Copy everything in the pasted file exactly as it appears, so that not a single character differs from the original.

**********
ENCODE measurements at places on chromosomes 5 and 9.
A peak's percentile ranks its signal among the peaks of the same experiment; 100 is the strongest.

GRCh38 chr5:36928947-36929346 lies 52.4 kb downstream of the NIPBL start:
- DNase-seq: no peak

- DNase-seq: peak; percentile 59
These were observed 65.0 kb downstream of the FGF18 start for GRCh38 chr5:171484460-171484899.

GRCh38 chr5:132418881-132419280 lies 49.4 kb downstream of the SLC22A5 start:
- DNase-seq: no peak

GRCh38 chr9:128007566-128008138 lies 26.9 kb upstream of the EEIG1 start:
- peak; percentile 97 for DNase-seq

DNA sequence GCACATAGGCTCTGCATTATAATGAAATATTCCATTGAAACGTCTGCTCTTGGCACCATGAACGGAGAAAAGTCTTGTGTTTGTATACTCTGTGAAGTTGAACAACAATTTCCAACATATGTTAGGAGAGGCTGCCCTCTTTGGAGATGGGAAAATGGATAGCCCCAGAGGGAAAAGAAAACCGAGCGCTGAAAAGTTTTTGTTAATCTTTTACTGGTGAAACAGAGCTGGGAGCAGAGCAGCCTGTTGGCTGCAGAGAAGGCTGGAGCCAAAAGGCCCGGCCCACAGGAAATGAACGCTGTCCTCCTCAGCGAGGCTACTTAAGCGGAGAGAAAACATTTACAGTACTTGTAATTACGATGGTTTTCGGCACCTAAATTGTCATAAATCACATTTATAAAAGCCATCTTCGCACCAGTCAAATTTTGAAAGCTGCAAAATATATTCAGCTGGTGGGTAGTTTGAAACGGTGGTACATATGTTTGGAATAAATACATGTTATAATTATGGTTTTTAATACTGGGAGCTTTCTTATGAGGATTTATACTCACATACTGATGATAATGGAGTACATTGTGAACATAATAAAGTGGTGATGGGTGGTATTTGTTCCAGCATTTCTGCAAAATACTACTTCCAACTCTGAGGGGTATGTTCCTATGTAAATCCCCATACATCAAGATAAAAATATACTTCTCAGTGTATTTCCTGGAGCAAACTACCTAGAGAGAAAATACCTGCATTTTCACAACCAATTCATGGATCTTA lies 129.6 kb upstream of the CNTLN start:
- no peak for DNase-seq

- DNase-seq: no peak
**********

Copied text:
ENCODE measurements at places on chromosomes 5 and 9.
A peak's percentile ranks its signal among the peaks of the same experiment; 100 is the strongest.

GRCh38 chr5:36928947-36929346 lies 52.4 kb downstream of the NIPBL start:
- DNase-seq: no peak

- DNase-seq: peak; percentile 59
These were observed 65.0 kb downstream of the FGF18 start for GRCh38 chr5:171484460-171484899.

GRCh38 chr5:132418881-132419280 lies 49.4 kb downstream of the SLC22A5 start:
- DNase-seq: no peak

GRCh38 chr9:128007566-128008138 lies 26.9 kb upstream of the EEIG1 start:
- peak; percentile 97 for DNase-seq

DNA sequence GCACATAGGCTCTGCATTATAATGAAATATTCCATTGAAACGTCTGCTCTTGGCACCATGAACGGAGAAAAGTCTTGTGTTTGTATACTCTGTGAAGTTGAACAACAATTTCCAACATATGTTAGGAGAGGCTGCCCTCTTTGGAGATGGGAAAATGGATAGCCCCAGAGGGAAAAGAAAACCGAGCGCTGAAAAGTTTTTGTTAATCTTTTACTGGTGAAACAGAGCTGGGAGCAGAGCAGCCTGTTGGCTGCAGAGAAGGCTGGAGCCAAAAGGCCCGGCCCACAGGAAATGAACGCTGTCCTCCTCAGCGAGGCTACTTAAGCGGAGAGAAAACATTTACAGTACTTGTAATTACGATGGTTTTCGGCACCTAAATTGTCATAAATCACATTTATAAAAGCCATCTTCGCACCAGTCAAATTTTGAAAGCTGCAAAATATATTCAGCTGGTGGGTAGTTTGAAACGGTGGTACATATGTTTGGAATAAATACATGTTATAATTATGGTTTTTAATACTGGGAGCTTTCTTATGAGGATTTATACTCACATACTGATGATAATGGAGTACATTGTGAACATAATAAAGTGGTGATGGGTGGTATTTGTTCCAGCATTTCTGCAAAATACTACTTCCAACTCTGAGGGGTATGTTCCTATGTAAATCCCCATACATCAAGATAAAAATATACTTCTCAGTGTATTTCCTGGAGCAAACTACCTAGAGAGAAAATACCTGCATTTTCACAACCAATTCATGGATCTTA lies 129.6 kb upstream of the CNTLN start:
- no peak for DNase-seq

- DNase-seq: no peak